CASE STUDY 9: Options for Youth Charter School, Victorville, California

Offering students an independent study program, Options for Youth Charter School (OFY) serves 480 students age 12 through adult. Students come from nine different school districts in southern California and are served in five OFY centers spread throughout the region.

In 1993, the nonprofit OFY was chartered by the Victor Valley Union High School District under California’s charter-school law, which allows charter schools to be operated by private companies. Students attend OFY free of charge. Because OFY operates as a charter school, students may voluntarily enroll in the charter school without being referred by their home district.

OFY specializes in dropout recovery. Students, 80 percent of whom have been expelled from or dropped out of their previous school, work at their own pace toward graduation, a GED, or reenrollment in their regular school.96 The student population includes expulsions, dropouts, and students in need of an alternative education environment. Teen mothers make up between 20 and 40 percent of OFY female enrollment at any given time.97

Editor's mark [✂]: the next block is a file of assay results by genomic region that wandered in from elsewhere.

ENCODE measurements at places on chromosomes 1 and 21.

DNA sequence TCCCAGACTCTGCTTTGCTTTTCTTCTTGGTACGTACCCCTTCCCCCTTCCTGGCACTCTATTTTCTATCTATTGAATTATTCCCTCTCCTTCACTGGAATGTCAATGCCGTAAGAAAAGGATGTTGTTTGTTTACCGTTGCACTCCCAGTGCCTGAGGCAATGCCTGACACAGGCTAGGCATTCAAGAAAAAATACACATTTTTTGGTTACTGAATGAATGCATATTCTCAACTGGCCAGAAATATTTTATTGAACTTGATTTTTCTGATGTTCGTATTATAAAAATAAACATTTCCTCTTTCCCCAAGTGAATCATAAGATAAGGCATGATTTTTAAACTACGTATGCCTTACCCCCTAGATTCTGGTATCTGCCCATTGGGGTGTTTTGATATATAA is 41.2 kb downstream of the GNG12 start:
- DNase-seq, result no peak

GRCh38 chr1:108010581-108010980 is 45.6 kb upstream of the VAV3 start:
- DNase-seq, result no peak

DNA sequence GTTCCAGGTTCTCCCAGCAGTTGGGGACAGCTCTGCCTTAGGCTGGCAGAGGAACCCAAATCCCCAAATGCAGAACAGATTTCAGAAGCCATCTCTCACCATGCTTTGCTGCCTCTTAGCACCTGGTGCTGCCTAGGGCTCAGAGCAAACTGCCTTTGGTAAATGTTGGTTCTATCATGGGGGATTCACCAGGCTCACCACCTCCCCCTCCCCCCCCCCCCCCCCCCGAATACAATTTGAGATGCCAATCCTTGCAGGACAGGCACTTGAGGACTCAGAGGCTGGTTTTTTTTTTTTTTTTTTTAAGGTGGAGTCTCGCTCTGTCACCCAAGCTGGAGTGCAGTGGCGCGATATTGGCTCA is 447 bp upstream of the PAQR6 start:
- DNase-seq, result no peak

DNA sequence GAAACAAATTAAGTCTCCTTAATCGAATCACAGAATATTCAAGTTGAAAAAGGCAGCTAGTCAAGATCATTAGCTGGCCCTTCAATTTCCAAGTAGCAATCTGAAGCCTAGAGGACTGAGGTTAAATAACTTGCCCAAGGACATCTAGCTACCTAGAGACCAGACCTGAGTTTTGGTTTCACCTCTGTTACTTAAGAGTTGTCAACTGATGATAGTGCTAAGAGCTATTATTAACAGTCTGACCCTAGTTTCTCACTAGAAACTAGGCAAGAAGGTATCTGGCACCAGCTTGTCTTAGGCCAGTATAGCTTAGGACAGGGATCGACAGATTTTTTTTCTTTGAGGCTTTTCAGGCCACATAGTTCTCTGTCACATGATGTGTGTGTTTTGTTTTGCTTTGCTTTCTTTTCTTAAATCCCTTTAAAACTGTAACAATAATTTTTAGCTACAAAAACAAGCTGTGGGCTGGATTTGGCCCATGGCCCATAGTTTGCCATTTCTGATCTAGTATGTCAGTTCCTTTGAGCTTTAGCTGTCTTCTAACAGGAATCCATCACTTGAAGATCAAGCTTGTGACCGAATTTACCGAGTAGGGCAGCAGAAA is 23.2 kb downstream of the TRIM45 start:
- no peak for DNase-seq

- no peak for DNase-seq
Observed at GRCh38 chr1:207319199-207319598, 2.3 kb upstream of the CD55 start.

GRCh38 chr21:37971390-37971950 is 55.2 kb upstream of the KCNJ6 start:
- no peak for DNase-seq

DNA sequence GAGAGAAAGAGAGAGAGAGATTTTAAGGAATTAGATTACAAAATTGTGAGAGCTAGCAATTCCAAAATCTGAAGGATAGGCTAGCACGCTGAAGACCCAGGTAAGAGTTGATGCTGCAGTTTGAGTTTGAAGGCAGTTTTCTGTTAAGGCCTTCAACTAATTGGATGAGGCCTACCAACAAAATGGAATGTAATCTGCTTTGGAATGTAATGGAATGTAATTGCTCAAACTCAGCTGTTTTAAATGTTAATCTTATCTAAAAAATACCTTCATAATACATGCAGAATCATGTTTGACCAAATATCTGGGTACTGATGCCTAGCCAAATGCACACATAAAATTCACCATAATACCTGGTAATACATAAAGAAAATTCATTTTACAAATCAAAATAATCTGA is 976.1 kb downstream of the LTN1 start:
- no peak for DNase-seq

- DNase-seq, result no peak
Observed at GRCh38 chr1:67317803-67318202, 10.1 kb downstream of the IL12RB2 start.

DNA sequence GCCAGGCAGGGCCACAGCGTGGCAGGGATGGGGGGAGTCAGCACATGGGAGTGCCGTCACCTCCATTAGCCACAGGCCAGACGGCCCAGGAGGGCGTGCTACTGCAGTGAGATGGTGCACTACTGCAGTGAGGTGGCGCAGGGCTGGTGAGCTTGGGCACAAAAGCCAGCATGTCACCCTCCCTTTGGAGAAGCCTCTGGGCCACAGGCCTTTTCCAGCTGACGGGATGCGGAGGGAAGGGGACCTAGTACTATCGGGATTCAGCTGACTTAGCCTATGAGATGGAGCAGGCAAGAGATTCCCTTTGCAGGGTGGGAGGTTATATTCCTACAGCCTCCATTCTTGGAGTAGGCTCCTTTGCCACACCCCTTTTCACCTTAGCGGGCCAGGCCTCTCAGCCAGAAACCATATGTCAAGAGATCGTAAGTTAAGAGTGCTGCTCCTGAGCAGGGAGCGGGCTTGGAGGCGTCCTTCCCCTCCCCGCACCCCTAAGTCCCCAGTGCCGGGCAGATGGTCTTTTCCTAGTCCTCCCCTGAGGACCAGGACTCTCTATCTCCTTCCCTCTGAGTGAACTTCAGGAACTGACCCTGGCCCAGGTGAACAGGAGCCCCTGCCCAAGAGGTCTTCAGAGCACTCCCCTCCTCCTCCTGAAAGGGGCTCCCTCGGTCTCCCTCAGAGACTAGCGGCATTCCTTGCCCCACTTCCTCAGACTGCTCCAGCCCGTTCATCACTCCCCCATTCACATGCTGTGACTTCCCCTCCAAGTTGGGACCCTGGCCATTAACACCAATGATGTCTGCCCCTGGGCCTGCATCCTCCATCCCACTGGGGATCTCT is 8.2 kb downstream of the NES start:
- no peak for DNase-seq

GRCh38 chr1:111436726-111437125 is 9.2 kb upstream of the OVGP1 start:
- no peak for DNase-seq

The OFY Charter School receives $17.60 per student per day in funding from the student’s home district. Unlike conventional schools, which receive funding for enrolled students, OFY collects payment from the district only after students have completed their assignments.98 Ten percent of all student funding is retained by the Victor Valley school district for administrative costs.

Upon entry, students are assessed and given a personalized education program. Students complete their assignments at home or in the OFY centers and typically meet with their teacher twice a week for one hour. Students must score at least 70 percent on tests of completed work before continuing with the next assignment.

California charter law requires that the charter school demonstrate student success. Outside evaluations of OFY by assistant dean of UCLA Graduate School of Education James Catterall, Ph.D., reports that in 1995, "of those students leaving the Options for Youth Program, 44 percent returned to their regular schools or graduated." Writes Catterall, "Since the nature of the OFY Charter School mission is to ‘recover dropouts,’ the more than 200 students returning to school and the 27 graduating during this year should be counted as direct successes."99 (Note: these figures do not include the students who continue attending OFY.) John Hall, OFY president, estimates that OFY has a student retention rate of over 75 percent.100